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RE: AAUP Statement on Open Access

You're exactly right, Mary. Economists call this the "free rider" problem, and it exists because of the characteristic of "nonexcludability" that Colin talks about in his paper.

The classic work on this topic was Mancur Olson's THE LOGIC OF COLLECTIVE ACTION, published by our sister press Harvard in 1965. For a brief summary, see this entry from Wikipedia: http://en.wikipedia.org/wiki/The_Logic_of_Collective_Action. (I became very familiar with this theory when publishing a book for some of his students and colleagues in 1971 at Princeton U.P.: POLITICAL LEADERSHIP AND COLLECTIVE GOODS by Norman Frohlich, Joe Oppenheimer, and Oran Young.)

Your point was rightly emphasized long ago in the Report of the National Enquiry into Scholarly Communication (Johns Hopkins, 1979). Its eighth recommendation reads: "To broaden support for scholarly publishing, we recommend that universities without presses become active participants in the publishing process as sponsors of work produced on their campuses." The discussion in this section (pp. 24-26) is motivated by the "free rider" problem, as you'll see if you read it, and it is no accident that the technical director and chief writer of the Report, Nazir Bhagat, was a trained economist.

Though dated in some ways, there is still much of value in this Report for today's discussions. I got to know it intimately because the offices of the people working on the project were located upstairs at Princeton U.P. where I was an editor at the time. And the press's director then, Herb Bailey, was a prime mover in getting this project (supported by the NEH and the Ford, Mellon, and Rockefeller foundations) started.

I am also a long time fan of Colin Day's work. There is a problem in the discussion of University libraries and presses, however. While the libraries of all colleges and universities consume the books and journals published by university presses to some degree, only a small share of the colleges and universities provide the services of university presses to the scholarly community. This is particularly important as these services tend to be subsidized by the institutions which provide them. Thus there is a need for analysis of who provides how much to the institution of scholarly communication, but there is likely to be a 'free loader' aspect to this world as well as a 'public good' aspect. How to provide the proper balance of providing broad access to scholarly works and funding for them is a problem we have not yet resolved.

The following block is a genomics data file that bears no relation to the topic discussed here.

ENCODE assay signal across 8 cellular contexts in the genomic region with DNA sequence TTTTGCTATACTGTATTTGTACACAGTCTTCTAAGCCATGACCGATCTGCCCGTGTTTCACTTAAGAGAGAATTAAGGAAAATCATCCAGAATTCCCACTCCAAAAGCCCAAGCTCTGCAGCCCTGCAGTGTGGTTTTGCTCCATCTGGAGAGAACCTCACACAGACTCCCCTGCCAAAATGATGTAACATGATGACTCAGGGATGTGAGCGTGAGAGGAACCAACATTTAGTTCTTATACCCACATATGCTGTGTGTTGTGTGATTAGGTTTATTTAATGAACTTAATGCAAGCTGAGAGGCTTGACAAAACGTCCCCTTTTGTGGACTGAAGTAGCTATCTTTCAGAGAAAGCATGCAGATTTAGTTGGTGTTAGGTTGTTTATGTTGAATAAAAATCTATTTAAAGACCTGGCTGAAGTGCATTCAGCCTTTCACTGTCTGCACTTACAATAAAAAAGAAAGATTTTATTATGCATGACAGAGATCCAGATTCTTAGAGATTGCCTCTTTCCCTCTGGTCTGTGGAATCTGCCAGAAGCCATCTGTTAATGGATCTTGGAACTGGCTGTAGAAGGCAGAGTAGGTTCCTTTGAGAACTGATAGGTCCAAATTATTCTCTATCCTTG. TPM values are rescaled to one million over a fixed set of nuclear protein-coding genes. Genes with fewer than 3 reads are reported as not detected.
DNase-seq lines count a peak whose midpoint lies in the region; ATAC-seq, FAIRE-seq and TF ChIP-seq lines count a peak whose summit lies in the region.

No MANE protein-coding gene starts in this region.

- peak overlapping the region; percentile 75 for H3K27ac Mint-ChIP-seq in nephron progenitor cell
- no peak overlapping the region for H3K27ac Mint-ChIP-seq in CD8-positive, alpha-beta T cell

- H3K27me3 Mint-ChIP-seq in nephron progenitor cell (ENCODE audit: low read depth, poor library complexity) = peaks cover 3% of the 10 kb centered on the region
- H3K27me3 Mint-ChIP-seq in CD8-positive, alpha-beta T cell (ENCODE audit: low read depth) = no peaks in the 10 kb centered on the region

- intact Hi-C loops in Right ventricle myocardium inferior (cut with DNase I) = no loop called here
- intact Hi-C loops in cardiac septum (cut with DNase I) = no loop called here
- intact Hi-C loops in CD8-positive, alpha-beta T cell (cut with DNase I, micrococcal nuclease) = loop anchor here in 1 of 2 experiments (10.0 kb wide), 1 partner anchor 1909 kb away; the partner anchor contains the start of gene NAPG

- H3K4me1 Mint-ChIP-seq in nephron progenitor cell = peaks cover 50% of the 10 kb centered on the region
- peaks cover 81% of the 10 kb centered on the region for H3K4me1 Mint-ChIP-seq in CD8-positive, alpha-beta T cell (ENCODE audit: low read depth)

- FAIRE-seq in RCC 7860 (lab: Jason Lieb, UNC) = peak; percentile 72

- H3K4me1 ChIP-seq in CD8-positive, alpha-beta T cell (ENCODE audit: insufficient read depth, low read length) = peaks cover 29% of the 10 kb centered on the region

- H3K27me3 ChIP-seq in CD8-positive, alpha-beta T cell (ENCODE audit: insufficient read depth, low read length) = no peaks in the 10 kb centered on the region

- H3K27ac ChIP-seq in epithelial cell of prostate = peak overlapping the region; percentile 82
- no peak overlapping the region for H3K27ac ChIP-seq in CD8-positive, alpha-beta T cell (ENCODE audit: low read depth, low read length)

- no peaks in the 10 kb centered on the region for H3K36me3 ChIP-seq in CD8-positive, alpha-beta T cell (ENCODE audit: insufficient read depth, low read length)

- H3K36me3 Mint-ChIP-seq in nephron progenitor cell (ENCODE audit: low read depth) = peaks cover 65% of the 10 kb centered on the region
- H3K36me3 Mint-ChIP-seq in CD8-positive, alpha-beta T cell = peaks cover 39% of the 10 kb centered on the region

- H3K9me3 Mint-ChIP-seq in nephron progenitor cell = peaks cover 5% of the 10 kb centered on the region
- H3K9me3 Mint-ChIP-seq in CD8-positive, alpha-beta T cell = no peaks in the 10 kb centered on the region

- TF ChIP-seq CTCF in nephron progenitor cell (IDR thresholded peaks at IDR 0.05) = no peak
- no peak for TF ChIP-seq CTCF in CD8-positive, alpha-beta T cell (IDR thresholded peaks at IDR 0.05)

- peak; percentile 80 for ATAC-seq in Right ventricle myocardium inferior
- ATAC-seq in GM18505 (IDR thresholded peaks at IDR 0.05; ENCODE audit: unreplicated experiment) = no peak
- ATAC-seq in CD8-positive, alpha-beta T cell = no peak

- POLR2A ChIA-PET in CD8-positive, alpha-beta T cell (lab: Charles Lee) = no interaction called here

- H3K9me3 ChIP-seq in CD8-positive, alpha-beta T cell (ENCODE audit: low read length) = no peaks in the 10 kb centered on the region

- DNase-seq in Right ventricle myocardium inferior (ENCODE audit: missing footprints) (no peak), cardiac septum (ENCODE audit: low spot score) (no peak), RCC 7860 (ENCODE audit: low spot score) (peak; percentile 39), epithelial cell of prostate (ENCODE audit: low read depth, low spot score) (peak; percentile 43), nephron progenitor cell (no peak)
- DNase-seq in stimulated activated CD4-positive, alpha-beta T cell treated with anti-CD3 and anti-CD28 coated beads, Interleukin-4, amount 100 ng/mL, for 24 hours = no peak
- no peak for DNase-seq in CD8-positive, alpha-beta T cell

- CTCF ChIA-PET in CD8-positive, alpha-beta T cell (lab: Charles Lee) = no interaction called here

Mary Summerfield
Director, Business Development
Journals Division
University of Chicago Press
Chicago, IL 60637
E-mail: msummerfield@press.uchicago.edu
Net: www.journals.uchicago.edu

-----Original Message-----
[mailto:owner-liblicense-l@lists.yale.edu] On Behalf Of Sandy Thatcher
Sent: Monday, March 12, 2007 8:45 PM
To: liblicense-l@lists.yale.edu
Subject: re: AAUP Statement on Open Access

[I have just posted the following to the AAUP directors'
listserv, but thought it would be of interest to this list as
well, given the subject matter.]

In thinking further about OA, I have come across an article by
Colin Day that I recommend highly to all of you:
("Economics of Electronic Publishing"). It appears in the
open-access Journal of Electronic Publishing that he founded at
Michigan when he was director there.

I have always found Colin's writing about our industry among the
most insightful and stimulating. I frequently cite his JEP paper
(originally delivered at an AAUP/ARL/ACLS conference in 1997)
comparing the costs of electronic and print publishing as the
best answer to those Pollyannas who see e-publishing as vastly
cheaper than traditional publishing:

In this even earlier paper, Colin as usual proved himself way
ahead of the curve in analyzing our business. As probably the